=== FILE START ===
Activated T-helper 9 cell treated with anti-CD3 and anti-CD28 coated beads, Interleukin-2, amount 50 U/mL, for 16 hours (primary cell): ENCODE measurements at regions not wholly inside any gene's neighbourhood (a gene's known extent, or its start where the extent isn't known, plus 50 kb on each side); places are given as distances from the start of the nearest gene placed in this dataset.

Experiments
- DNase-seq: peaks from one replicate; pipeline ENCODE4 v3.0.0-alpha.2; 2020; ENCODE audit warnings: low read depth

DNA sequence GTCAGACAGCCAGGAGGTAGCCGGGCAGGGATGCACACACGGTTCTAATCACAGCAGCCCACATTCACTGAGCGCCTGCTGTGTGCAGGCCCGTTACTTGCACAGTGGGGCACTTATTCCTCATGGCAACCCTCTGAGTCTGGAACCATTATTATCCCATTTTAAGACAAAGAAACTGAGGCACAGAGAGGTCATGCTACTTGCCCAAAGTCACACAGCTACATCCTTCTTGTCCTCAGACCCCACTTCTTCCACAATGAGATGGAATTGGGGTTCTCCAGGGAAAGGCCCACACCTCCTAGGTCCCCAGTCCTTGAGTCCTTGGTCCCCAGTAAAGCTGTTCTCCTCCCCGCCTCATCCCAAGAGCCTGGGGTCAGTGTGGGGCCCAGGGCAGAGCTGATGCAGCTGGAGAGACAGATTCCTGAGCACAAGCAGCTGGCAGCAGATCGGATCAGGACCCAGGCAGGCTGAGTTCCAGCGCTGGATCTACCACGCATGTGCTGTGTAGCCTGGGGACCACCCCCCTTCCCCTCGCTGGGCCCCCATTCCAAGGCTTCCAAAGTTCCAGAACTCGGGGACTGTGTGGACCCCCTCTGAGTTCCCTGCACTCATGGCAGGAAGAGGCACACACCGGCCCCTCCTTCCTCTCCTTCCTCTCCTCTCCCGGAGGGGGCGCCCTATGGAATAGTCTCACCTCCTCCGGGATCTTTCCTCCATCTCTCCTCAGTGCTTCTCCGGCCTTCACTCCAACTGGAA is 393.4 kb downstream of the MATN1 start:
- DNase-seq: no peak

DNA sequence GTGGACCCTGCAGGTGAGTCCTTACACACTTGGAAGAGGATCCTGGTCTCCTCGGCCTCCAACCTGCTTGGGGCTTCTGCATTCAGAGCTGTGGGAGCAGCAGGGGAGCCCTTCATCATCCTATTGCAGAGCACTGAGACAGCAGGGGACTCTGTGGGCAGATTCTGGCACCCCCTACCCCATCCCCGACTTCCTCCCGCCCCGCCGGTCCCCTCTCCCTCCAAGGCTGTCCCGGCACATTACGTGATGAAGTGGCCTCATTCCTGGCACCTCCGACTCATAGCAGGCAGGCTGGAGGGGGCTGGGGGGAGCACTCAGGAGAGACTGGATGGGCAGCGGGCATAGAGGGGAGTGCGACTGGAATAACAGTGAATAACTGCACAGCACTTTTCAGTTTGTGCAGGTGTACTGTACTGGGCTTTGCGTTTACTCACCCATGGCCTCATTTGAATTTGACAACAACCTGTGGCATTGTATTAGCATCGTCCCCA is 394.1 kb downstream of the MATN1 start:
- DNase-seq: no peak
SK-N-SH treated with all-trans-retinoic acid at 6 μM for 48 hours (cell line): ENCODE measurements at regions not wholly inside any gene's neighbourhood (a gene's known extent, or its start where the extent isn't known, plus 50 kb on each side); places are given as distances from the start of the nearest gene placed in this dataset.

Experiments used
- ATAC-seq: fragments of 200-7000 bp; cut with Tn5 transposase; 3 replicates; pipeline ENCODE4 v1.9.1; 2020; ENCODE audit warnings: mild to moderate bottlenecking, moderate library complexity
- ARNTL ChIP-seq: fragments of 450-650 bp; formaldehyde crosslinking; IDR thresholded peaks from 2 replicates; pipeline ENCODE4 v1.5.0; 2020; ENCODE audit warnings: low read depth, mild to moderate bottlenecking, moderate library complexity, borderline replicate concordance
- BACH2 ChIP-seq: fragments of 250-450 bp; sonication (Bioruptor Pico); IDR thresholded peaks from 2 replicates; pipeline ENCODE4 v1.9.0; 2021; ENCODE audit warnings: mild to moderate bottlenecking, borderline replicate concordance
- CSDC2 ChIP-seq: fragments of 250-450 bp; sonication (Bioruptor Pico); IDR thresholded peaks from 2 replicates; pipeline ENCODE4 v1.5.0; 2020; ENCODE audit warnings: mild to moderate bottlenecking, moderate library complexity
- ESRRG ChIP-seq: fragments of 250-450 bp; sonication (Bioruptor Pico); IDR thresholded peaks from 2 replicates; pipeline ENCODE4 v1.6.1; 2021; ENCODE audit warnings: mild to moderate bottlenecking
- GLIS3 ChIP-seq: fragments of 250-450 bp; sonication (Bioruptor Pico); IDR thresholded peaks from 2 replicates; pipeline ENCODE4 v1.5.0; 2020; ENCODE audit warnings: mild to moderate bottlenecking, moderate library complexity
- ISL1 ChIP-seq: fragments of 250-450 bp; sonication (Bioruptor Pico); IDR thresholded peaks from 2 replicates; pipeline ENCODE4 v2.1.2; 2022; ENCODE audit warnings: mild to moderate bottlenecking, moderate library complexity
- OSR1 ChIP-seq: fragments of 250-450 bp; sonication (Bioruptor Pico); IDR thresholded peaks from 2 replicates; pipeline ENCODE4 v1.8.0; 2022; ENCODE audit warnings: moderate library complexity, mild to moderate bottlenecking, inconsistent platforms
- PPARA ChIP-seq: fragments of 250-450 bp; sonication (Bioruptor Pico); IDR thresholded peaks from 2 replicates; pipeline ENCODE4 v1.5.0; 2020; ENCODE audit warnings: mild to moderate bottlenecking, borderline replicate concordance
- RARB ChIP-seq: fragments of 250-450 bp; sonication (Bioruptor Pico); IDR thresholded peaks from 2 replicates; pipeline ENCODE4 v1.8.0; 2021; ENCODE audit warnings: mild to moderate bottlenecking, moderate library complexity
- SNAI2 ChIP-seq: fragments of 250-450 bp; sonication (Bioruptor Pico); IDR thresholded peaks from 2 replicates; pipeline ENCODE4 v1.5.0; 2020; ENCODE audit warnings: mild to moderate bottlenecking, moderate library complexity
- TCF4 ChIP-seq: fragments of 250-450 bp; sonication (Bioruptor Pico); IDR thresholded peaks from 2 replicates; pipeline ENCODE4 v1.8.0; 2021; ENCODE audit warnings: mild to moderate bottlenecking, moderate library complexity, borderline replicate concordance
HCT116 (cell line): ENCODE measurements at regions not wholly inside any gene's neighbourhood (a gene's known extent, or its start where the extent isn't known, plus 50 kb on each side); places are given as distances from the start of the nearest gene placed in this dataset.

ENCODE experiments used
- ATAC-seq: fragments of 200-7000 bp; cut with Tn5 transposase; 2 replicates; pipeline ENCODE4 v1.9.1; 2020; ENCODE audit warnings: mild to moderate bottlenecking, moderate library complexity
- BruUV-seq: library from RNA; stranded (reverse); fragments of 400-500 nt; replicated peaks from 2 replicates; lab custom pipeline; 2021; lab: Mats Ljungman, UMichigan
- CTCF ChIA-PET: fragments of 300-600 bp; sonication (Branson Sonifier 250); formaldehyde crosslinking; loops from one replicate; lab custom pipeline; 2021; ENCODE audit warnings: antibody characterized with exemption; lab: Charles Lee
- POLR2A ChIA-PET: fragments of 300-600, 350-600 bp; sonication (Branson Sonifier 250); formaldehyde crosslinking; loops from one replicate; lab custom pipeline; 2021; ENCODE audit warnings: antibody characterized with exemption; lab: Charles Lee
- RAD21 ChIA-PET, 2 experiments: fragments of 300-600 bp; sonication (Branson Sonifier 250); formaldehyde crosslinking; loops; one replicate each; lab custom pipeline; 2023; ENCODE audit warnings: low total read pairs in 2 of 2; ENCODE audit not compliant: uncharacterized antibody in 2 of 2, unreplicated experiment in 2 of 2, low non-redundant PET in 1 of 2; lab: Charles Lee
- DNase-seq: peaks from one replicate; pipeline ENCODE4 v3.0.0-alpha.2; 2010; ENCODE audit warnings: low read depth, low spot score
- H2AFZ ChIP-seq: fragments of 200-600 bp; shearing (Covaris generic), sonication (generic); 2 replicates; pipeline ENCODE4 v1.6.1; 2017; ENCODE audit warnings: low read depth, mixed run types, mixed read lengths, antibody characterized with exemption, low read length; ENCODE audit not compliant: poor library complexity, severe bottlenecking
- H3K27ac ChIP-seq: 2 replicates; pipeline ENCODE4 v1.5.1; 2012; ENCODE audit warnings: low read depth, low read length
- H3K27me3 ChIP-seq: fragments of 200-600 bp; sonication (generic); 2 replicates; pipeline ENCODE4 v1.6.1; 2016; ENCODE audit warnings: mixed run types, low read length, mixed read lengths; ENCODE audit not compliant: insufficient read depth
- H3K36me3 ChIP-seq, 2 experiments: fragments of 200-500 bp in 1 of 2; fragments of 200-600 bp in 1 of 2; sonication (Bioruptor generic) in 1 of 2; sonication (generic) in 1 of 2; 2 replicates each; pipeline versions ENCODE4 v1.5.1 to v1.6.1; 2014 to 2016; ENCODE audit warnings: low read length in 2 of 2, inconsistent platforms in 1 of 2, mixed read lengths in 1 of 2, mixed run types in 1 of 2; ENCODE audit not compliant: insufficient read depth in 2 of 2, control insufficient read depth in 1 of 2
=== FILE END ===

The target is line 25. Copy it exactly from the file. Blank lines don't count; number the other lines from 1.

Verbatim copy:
- BruUV-seq: library from RNA; stranded (reverse); fragments of 400-500 nt; replicated peaks from 2 replicates; lab custom pipeline; 2021; lab: Mats Ljungman, UMichigan